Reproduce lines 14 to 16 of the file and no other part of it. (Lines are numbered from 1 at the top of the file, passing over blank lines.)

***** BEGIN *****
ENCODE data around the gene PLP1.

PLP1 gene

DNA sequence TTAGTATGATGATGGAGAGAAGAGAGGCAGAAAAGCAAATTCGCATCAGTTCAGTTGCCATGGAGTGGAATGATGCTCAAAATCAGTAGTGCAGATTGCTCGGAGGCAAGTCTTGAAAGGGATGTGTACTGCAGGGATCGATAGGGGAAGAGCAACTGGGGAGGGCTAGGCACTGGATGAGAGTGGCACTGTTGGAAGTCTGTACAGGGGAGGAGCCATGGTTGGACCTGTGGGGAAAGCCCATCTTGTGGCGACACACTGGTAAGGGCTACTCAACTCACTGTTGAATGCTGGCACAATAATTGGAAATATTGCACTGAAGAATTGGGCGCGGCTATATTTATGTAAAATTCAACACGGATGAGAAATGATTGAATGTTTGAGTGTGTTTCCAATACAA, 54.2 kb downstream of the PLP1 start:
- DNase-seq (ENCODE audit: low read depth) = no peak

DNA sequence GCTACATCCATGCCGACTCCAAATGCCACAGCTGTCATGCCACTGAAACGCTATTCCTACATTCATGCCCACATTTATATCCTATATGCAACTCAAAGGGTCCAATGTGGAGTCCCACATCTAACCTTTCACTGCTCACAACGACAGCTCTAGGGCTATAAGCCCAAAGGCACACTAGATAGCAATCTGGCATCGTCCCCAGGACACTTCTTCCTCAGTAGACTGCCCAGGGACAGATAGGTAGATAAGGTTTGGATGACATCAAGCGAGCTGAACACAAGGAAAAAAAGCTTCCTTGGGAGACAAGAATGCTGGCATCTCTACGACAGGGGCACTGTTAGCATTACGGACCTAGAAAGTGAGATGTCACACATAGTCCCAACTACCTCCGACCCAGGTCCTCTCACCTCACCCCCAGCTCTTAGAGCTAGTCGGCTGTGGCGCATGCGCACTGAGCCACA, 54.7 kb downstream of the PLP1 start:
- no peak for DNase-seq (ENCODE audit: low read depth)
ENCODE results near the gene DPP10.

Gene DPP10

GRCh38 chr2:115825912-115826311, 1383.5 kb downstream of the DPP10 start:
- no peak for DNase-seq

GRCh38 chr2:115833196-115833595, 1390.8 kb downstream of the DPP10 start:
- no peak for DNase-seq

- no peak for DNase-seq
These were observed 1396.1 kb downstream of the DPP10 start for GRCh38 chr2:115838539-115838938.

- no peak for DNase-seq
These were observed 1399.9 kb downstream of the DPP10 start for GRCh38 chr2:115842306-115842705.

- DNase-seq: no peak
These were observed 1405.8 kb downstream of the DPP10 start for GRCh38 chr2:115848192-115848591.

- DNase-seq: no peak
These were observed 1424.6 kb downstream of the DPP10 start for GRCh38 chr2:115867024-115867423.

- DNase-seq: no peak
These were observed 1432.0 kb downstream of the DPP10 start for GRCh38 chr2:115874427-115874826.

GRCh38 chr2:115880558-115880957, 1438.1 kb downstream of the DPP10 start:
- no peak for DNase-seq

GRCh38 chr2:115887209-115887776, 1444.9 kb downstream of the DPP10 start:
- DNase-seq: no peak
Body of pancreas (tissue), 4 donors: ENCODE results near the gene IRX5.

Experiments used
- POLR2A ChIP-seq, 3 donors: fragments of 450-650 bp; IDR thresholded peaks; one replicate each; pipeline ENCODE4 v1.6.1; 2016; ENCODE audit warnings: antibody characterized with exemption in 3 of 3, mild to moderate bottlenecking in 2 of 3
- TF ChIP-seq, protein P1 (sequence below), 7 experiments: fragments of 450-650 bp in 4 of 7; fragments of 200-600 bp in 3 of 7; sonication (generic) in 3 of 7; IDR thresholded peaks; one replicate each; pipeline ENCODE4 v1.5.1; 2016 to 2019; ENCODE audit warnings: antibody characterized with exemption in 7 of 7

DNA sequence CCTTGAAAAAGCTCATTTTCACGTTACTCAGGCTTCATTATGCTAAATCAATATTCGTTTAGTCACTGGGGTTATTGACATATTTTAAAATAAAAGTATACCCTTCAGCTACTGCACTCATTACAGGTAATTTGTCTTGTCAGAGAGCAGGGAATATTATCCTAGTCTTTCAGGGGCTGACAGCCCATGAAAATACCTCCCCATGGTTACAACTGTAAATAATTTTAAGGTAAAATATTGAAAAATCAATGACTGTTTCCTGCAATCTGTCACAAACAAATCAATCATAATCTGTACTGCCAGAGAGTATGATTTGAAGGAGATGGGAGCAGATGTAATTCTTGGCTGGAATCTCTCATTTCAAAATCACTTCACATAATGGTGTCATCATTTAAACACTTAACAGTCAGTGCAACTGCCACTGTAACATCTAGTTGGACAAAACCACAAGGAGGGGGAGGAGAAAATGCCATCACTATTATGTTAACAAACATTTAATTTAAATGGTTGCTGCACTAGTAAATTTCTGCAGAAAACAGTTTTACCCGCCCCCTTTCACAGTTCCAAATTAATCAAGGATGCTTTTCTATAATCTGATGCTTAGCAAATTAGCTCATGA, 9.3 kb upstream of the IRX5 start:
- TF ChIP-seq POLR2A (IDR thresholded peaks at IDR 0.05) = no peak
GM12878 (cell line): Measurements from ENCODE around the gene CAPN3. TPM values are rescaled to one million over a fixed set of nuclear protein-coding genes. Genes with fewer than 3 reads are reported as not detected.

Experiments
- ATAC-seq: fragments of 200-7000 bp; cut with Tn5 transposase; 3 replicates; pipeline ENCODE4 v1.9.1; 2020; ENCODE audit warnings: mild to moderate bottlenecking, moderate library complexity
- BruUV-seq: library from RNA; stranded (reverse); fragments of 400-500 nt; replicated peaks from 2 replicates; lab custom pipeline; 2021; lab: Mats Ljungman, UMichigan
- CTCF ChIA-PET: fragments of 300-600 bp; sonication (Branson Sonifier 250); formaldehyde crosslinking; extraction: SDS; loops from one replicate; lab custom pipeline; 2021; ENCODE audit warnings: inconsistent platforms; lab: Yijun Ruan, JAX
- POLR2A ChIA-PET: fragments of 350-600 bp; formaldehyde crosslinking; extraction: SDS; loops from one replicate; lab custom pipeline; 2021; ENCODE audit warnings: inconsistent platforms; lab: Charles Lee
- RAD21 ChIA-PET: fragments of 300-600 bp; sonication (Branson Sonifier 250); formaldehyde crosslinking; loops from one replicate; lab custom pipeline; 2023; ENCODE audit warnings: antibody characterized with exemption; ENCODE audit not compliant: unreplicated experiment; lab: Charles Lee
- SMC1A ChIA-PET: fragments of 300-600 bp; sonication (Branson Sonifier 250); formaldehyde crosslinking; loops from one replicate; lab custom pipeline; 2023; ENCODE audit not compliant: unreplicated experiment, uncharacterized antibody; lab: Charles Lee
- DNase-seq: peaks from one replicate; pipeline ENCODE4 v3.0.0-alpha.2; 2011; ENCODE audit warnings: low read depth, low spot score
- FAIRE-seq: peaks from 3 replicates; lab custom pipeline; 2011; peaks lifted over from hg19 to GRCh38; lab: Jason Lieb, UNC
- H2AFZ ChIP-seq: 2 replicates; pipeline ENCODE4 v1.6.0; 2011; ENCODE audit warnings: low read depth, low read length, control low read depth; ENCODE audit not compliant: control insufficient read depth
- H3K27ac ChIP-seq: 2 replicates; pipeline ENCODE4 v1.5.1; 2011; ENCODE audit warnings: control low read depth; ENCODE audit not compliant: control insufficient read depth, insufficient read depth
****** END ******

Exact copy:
These were observed 1396.1 kb downstream of the DPP10 start for GRCh38 chr2:115838539-115838938.

- no peak for DNase-seq
These were observed 1399.9 kb downstream of the DPP10 start for GRCh38 chr2:115842306-115842705.